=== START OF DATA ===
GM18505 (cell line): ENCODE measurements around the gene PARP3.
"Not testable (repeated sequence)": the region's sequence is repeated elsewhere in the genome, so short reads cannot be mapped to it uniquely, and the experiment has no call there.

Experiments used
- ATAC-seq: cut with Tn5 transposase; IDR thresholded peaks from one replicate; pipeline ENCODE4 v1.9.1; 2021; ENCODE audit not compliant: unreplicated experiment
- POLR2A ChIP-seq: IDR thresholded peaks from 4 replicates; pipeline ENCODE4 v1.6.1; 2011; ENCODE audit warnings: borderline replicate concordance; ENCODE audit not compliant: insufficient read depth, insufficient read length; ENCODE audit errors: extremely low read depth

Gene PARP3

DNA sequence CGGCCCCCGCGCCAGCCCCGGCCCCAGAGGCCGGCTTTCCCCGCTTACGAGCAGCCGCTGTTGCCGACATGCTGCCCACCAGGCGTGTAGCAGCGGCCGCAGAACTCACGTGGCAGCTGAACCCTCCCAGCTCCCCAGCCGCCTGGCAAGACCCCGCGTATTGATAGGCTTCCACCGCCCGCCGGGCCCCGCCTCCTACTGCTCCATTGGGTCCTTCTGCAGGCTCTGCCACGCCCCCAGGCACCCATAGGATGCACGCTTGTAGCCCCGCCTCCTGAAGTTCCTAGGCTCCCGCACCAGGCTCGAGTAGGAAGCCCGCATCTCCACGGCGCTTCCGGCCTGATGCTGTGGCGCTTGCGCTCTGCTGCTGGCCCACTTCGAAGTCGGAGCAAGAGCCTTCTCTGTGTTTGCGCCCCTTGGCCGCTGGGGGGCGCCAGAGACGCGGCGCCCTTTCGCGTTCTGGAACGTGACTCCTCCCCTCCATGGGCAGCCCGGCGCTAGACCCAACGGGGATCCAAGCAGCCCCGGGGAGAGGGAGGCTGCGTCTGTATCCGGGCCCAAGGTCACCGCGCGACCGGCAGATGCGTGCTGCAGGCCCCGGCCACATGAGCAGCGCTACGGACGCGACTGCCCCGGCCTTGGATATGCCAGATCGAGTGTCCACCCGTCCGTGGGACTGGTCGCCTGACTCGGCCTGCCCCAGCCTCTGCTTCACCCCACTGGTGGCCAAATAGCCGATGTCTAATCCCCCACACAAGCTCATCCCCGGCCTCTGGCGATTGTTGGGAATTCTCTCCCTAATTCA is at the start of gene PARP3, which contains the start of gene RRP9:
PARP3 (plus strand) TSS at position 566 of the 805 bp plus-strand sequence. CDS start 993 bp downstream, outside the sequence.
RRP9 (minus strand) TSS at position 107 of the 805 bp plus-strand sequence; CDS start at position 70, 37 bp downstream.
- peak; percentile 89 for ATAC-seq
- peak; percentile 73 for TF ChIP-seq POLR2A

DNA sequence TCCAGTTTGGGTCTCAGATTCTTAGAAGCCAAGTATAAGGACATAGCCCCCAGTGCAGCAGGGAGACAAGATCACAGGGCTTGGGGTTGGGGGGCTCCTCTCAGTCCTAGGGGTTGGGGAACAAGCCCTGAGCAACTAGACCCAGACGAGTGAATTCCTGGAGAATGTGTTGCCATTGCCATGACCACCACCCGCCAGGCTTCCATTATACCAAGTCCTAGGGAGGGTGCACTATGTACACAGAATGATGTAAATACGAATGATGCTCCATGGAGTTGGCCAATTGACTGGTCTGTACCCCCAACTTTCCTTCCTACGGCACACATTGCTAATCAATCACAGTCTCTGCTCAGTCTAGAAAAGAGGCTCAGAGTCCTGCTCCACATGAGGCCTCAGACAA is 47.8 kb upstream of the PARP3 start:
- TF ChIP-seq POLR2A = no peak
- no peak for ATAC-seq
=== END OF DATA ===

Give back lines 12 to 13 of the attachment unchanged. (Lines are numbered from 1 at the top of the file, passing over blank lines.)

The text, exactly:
DNA sequence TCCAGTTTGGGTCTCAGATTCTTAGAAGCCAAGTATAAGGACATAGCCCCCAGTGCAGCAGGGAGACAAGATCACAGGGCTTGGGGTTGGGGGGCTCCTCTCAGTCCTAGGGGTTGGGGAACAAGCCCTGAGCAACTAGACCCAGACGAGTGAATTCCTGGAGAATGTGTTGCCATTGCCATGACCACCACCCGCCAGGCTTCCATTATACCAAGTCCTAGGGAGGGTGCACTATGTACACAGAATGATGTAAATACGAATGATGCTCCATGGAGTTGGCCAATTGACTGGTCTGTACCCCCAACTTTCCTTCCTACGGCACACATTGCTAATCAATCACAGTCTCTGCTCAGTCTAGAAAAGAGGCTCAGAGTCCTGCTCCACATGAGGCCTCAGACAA is 47.8 kb upstream of the PARP3 start:
- TF ChIP-seq POLR2A = no peak